Seth Friedman leads with a classic offensive, drawn straight from Wyndham Lewis' seminal mag Blast. In mere moments, he blasts "The New York Times, for lame articles on zines"; "Harper's for not paying zine editors when they print articles, and for not printing their addresses"; "All the media who call me for information on zines and don't even mention Factsheet Five"; "Anyone who prints a story titled 'Zines of the times' "; and the Utne Reader, "which only started covering zines to boost their falling circulation." (Utne Reader's Joshua Glenn, seated at the other end of the table, looks intensely uncomfortable. He'll later invoke the "Hey, I just work here" defense.)
The lit-world's Molly McQuade ratchets things down a notch, but leftist As We Are's Jason Pramas stands up to deliver a speech laced with unimaginative obscenities, table-pounding and a preemptive strike against accusations hinged on his magazine's admittedly unlikely future success: "If I build a magazine that manages to pay people minimum wage, is that selling out?"
After months under e-mail fire for organizing an "underground" conference at a university, Batya Goldman goes the confessional route, copping to an escort-service past and Middle American present. She brings the house down with her line, "People say I'm not 'blue collar' enough. Well, sucking cock is as blue-collar as it gets."
Not one to be one-upped, Friedman soon says, "I'm a sell-out. Factsheet Five is a sell-out." Record reviews in the zine, he admits, commonly hinge on his relationship with a label's advertising departments. And, he adds, he's drawn toward the limelight: "I'm in an adversarial relationship with the New York Times. But I always do interviews with them."
By the 5 p.m. finish, the peanut gallery starts attacking the panel for all being "ambitious," and deriding the conference for not putting really marginal zines like Holy Titclamps and Maximumrocknroll on the speakers list. On that note, Day One ends.

Day Two's more subdued, at least until Angelz & Rebelz editor Jack Csiki pisses off the anti-copyright seminar by spewing, "If someone sends me a letter, I'll print it. It doesn't matter if it's personal; they know I do a zine. I don't give a fuck about the ethics; I just want to know if I can get sued." Later, in the selling area, the burly man blusteringly explains his logic: "This is my life. If you tell me a secret, I might print it. Tough shit. Cause it's part of my psyche once you tell me. And it makes for much more interesting reading."

Forget the panels, seminars, speakers and lecture halls: The heart of the UPC lies in the lit sale zone. Here, zines function as a barter currency. Here, zine editors meet their far-flung audiences, the people who've made their mailbox the center of existence. Here, the Bubba's Live Bait crew from Down South stages a morality puppet play: a naive young zinester progresses down the primrose path to selling out, in little increments, by way of distributors, four-color covers and the much-hated "No Trades" policy practiced by elitist zine editors. In the denouement, disaster transpires: The once-punk protagonist renames the zine "Details," and descends into Conde Nast's moneyed inferno.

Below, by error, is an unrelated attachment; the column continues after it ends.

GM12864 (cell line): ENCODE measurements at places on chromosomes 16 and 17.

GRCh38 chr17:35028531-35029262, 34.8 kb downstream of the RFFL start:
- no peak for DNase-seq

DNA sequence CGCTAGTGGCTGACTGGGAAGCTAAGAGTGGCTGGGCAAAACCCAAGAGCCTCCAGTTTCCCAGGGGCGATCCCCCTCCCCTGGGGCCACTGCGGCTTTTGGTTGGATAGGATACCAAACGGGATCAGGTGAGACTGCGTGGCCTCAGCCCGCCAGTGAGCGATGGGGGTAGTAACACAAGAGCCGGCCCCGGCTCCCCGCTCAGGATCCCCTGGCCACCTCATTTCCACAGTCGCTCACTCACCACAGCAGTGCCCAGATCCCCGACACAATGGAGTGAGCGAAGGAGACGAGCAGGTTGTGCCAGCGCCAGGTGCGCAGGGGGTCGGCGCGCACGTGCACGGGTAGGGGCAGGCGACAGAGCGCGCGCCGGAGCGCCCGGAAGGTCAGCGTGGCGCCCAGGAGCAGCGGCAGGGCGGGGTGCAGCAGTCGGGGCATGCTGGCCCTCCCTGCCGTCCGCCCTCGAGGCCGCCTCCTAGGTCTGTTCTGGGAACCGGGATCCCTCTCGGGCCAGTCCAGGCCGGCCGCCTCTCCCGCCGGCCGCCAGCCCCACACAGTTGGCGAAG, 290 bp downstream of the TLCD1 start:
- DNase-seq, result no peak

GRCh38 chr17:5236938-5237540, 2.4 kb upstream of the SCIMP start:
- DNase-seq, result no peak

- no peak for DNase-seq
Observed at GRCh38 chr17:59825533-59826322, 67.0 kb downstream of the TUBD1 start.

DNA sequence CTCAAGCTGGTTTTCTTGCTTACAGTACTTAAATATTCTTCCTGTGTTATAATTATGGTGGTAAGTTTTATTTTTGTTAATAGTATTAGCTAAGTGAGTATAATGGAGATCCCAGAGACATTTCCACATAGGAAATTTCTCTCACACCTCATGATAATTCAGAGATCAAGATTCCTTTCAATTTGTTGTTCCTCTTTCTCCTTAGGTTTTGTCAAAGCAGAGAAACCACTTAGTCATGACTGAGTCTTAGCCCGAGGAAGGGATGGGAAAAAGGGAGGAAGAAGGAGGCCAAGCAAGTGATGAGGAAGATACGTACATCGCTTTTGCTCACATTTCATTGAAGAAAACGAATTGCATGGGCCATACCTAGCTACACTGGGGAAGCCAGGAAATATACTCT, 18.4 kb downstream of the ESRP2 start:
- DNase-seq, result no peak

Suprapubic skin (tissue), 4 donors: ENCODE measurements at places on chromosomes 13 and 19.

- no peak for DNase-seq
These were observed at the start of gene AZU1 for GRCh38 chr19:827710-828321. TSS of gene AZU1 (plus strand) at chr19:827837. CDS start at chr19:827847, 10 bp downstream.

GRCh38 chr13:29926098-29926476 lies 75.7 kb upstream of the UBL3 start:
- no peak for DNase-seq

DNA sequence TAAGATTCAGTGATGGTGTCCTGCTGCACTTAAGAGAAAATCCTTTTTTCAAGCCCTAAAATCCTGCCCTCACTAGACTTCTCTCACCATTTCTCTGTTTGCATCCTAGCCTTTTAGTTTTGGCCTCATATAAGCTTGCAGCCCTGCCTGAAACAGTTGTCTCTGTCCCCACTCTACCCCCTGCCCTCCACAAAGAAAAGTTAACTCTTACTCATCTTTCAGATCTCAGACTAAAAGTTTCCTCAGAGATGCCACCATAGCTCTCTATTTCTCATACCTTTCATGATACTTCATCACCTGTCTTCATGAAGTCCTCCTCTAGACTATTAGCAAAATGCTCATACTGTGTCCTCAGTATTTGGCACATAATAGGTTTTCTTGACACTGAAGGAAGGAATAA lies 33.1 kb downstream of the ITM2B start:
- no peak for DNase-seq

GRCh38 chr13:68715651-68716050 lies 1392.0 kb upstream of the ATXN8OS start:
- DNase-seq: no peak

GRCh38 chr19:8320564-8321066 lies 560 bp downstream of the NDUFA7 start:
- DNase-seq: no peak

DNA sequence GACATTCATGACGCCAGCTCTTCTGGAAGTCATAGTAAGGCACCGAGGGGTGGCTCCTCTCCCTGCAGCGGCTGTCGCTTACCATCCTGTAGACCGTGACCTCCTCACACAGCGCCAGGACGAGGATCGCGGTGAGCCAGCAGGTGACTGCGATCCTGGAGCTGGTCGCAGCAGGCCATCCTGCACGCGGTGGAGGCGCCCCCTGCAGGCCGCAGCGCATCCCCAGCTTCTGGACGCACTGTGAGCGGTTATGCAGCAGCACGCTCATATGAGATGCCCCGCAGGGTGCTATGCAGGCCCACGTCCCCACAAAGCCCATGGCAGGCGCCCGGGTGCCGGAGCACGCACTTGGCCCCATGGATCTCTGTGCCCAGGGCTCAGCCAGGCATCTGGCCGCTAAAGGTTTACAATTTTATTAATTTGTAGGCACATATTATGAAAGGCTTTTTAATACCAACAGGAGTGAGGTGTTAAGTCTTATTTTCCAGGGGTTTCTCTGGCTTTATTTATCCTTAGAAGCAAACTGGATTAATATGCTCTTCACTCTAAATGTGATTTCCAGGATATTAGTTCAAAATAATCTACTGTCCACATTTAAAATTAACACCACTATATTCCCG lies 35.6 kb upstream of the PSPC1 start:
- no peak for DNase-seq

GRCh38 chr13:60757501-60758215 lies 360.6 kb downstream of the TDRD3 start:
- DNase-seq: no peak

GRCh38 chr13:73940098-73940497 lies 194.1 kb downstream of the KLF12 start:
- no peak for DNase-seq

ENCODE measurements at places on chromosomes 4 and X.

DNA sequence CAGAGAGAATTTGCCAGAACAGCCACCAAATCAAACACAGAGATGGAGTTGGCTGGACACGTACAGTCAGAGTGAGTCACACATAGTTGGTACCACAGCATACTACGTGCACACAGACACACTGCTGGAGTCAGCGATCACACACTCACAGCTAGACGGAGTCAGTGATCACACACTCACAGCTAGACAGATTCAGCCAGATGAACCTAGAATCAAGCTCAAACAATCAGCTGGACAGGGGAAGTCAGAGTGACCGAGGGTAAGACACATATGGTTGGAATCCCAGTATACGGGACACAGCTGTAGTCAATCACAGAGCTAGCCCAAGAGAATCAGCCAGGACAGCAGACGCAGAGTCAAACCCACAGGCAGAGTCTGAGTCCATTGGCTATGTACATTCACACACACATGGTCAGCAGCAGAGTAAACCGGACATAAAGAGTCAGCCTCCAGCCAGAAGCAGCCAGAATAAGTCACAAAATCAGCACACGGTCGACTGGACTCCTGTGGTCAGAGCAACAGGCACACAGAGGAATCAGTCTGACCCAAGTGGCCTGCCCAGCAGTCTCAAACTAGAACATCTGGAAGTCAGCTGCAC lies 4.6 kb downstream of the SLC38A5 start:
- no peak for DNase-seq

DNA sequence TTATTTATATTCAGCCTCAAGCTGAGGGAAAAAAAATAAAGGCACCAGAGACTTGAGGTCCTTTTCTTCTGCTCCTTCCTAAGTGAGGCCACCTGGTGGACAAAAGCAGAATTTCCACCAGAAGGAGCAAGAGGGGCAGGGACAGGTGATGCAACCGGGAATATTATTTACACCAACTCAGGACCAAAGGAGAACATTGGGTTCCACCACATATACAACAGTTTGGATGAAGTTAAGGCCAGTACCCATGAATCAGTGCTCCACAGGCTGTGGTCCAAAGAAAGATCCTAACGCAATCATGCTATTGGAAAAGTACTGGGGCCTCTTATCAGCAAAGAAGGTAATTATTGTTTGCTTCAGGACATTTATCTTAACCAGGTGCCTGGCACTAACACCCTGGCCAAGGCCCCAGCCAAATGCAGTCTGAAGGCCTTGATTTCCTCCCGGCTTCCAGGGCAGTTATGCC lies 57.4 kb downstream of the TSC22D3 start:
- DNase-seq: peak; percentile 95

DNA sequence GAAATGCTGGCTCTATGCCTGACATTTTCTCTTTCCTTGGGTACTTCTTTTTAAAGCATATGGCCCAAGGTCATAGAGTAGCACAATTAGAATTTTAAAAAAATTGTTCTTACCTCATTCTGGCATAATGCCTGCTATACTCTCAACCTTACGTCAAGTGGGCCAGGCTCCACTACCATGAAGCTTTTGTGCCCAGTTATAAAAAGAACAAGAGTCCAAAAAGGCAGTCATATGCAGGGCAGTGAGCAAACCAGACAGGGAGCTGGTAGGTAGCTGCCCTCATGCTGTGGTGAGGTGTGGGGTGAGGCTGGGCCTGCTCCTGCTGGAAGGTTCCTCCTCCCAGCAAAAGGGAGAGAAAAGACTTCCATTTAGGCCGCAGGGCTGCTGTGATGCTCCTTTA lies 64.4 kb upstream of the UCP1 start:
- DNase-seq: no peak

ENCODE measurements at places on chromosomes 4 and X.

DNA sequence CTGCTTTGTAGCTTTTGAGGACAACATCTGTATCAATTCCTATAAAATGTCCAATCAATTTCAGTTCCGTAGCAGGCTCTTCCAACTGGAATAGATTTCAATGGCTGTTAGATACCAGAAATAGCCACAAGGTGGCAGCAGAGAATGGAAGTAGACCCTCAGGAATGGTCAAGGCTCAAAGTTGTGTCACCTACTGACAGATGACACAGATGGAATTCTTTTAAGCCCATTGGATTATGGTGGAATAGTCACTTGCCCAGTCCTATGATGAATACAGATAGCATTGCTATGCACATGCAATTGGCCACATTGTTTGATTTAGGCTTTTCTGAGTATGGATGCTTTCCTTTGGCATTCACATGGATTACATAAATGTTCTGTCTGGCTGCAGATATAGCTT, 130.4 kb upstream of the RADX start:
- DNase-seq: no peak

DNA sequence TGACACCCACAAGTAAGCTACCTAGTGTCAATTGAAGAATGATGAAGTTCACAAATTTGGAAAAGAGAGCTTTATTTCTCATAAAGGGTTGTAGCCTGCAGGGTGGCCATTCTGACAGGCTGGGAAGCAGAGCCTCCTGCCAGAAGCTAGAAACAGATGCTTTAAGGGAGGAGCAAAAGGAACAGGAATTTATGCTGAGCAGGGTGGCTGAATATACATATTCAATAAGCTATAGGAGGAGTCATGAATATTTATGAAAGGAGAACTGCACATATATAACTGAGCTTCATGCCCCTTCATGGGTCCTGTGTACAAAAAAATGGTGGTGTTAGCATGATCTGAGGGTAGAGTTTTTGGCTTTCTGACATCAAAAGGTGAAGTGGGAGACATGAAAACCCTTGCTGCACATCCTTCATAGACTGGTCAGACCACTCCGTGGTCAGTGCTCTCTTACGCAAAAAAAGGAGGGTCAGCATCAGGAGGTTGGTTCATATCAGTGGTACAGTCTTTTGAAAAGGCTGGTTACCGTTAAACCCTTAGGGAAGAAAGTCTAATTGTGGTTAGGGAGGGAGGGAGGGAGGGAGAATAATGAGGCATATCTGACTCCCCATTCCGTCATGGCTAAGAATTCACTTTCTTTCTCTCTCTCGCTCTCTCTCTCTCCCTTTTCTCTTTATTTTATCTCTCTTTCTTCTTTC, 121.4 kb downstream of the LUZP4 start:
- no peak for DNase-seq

Finale scene: Room 154, massive lecture hall Dramatis personae: A panel ranging from Seth Friedman (him again!) to Third World Press's Haki Madhubuti, and from punk-poetry historian Holly Lalena Day to underground-press historian Ken Wachsberger. Objective: "The panel will talk about the history of the Underground Press Conference from the Beatnik movement and Vietnam era to the present."
For about an hour-and-a-half, things go as planned: six speakers expound with varying degrees of coherence and brevity on the zine's evolution and antecedents. Then all hell breaks loose, as an old rift between the Lumpen Times cohort and the conference organizers opens up like a puseous scab. Batya Goldman's husband, poet David Hernandez, calls a searing spoof UPC schedule "vicious and racist." Alluding to the claim by Steve Svymbersky of Qvimby's Qveer Store that he "found it on his doorstep," the poet charges that it emanated from a frat-boy "literary junta." Verbally buttonholing Friedman in front of a crowded room, Hernandez asks the zine-world poster boy, "Are you going to do something about this?"
Still hungover from last night's carousing, tired of speaking for the zinesters and completely unwilling to pose himself as the leader of an anarchic community, Friedman loses it. "They can print whatever they want!" he says. "I can't control what people write!" Hernandez persists, saying there are too many "white boys" in the zine world. To Friedman that's obvious, but Factsheet Five's power notwithstanding, he's not about to try changing it: "I am really angry about that. But I'm not in a position to understand it. If you have a network of Latino people, tell them to start zines."
When the panel ends, Friedman bolts from the room, head down and shoulders back, loping like a startled billy goat. Hernandez sticks around, though, long enough to mutter about shades of Hoover's Cointelpro" and to declare "We're going to start calling our own shots. If Factsheet Five doesn't want to play along, we'll do our own Factsheet Five."

This article first appeared in Chicago's NewCity, August 24, 1995. Copyright 1995 NewCity. Posted with permission.